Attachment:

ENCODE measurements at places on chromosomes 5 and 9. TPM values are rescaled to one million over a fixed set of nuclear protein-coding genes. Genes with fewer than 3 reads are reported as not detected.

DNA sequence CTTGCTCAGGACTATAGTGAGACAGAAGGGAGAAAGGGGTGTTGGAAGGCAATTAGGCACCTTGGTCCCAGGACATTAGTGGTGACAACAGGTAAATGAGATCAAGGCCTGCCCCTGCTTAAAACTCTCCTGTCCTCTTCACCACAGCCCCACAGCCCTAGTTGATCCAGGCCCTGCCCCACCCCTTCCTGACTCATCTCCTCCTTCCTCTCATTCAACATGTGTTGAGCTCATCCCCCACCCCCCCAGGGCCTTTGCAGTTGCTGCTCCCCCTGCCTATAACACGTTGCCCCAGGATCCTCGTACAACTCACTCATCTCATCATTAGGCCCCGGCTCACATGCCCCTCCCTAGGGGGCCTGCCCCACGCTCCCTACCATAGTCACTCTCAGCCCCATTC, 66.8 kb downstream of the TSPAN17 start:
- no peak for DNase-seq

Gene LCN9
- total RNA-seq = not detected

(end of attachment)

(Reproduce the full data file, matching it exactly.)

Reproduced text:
ENCODE measurements at places on chromosomes 5 and 9. TPM values are rescaled to one million over a fixed set of nuclear protein-coding genes. Genes with fewer than 3 reads are reported as not detected.

DNA sequence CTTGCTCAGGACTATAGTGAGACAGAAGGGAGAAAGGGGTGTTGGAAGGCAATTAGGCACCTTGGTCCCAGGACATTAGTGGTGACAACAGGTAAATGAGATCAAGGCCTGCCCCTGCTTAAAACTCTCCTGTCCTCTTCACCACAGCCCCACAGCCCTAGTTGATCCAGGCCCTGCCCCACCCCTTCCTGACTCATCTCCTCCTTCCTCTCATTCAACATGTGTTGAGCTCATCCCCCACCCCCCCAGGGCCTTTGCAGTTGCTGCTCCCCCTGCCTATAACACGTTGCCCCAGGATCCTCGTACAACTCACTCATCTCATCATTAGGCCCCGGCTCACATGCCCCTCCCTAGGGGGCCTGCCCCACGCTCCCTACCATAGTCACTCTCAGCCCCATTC, 66.8 kb downstream of the TSPAN17 start:
- no peak for DNase-seq

Gene LCN9
- total RNA-seq = not detected